Breaking with Conventions in The Second Track

Nighttime at a freight train depot. Two men are tampering with a sealed railway car. By chance, station inspector Brock, a seasoned and knowledgeable railroad employee, comes along and averts the robbery. But when he later recognizes one of the culprits at a police lineup, he chooses to remain silent. Then he suddenly and without apparent reason asks to be relocated to a different station. Why would he want to run away? What secret would he like to suppress… and forget?

The Second Track (1962) latched onto what was a highly unconventional topic for DEFA. Since the early 50s, GDR films conventionally portrayed National Socialism as a completed chapter of history. Hardly any DEFA film investigated the traces of the Hitler regime in the eastern part of Germany, where according to the official version, fascism was completely eliminated. The citizens of the GDR, who at the time were constructing socialism, were supposed to see themselves as “de-Nazified” across the board, unencumbered in their status as the “Victors of History.” Whenever questions arose about the lines of connection between the Third Reich and the present, the accusatory gaze was almost exclusively cast on the Federal Republic of Germany (FRG). The Second Track does not settle for this mindset, however. Rather, screenwriter Günter Kunert and director Joachim Kunert devised a tale that delved into the involvement of “present-day” GDR citizens with the crimes of the Third Reich.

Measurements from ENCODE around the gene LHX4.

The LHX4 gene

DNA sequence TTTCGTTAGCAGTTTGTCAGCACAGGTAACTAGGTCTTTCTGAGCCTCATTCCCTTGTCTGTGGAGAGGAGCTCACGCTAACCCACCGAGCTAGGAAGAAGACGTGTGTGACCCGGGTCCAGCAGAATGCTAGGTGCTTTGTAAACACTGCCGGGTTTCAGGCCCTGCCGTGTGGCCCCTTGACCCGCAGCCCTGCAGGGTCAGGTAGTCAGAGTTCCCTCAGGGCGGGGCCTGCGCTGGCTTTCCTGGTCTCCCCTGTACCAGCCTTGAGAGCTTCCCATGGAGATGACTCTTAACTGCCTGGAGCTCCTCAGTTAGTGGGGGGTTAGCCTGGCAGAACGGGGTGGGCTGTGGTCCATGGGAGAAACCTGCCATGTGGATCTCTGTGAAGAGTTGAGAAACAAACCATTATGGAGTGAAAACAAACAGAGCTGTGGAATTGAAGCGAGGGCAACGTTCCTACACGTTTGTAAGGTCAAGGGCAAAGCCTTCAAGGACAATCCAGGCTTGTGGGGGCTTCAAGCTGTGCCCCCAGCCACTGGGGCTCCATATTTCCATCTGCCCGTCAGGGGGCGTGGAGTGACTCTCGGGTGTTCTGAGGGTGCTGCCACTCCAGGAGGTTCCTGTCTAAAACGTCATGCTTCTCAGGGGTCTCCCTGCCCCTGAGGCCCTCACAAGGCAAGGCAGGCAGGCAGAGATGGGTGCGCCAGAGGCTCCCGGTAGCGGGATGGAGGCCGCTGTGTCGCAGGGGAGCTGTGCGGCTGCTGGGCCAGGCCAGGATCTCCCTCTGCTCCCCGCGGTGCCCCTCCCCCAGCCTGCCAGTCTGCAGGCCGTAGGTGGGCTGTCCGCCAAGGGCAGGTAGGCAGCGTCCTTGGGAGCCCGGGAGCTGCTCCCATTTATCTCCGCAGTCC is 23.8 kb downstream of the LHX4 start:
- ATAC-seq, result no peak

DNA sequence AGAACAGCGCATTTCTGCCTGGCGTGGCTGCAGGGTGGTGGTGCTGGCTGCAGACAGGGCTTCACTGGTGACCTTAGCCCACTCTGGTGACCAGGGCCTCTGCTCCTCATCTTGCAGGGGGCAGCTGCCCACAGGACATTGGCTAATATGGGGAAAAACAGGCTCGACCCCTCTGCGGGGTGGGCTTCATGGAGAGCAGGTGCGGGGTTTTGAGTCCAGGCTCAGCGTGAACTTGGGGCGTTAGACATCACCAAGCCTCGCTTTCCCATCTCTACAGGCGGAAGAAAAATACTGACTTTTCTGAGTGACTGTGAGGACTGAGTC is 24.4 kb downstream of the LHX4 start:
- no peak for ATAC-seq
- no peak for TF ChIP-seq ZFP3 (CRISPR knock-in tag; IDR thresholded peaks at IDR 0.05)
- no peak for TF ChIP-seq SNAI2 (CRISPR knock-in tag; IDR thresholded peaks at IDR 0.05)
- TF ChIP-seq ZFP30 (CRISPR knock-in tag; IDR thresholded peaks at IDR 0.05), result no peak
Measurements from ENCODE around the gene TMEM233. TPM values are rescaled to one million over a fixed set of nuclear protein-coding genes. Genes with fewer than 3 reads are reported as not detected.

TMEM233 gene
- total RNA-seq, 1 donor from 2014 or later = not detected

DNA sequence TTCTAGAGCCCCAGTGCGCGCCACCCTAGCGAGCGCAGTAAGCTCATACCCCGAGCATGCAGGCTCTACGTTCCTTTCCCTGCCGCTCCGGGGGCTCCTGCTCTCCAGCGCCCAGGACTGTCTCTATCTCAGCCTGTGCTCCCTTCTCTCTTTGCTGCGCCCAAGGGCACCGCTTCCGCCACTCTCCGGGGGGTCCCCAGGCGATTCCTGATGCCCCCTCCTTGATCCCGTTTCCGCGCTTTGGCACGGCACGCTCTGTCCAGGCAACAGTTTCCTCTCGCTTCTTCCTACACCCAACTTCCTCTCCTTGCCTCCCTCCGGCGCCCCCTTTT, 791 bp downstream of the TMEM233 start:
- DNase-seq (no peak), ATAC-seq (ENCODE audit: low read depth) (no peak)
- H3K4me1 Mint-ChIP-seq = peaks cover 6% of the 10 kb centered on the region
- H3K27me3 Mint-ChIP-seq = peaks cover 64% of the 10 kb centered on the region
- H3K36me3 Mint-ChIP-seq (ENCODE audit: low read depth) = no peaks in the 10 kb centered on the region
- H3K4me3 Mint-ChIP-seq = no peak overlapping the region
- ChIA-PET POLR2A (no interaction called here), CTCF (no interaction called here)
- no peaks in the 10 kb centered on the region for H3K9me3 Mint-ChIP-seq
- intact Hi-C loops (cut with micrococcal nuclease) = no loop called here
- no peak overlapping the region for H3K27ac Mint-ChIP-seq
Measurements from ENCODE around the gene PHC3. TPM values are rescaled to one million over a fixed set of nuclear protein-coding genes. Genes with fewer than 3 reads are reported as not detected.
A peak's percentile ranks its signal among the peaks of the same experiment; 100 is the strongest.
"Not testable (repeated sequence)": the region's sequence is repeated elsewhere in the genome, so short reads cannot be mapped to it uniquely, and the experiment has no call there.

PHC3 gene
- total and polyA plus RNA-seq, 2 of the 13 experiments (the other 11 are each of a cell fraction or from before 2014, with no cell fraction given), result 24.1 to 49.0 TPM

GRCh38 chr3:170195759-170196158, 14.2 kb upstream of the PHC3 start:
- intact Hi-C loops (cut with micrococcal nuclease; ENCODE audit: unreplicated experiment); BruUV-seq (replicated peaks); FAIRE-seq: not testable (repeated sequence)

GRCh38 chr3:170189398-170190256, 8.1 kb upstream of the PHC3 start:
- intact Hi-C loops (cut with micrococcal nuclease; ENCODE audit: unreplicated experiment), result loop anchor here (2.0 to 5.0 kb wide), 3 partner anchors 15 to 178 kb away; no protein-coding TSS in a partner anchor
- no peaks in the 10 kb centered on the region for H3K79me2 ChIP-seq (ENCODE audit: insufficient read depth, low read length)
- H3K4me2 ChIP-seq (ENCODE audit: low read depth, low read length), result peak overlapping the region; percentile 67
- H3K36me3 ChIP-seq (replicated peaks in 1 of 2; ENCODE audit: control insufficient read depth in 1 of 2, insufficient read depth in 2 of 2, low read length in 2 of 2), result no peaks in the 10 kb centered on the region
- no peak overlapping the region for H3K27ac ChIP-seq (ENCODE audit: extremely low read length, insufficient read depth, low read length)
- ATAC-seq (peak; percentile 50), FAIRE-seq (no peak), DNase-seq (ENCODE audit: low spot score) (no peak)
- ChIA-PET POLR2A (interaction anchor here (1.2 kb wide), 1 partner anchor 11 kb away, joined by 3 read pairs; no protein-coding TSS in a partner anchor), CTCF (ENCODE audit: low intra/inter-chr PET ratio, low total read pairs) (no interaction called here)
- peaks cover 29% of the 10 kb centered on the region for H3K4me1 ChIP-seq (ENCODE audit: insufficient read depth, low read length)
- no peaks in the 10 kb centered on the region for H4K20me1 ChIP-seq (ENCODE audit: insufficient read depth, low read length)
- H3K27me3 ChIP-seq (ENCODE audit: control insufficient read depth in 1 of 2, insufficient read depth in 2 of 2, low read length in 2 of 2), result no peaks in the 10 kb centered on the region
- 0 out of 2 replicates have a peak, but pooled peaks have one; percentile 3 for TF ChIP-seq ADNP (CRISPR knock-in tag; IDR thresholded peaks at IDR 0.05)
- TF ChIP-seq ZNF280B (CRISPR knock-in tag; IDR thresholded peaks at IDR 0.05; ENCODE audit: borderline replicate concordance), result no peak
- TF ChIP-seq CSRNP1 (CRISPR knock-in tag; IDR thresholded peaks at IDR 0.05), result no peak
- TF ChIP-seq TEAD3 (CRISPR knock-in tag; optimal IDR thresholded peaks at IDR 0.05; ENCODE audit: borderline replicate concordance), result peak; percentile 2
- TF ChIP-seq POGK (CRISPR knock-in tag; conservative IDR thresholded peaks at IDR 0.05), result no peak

With the figure of station inspector Brock, they succeeded at creating an intriguing character tormented by inner conflict. Indeed, Brock saddled himself with guilt at the end of the Nazi period: during his leave from the front he discovered that his wife had hidden a fugitive Jew. He revealed this secret under pressure of their fanatical building superintendent. After the war, Brock lived under a false name in a different city. But suddenly he came face-to-face with the former superintendent and Nazi as a thief.

The nuances of Brock’s bad conscience are differentiated in the film and interpreted with psychoanalytic overtones. His silence, his failure that he swept under the rug, gave birth to fresh guilt and despair. The old wounds, which had never been treated, fester even further under the poorly applied bandage; only fresh air can bring about a recovery. With this credo in mind, The Second Track is not merely an account of a single case, but is a parable for all of society – and not only relevant for the Nazi period, but in regard toward Stalinism as well. Yet evidently such a corresponding debate in the GDR failed to occur: the time was simply not ripe for The Second Track.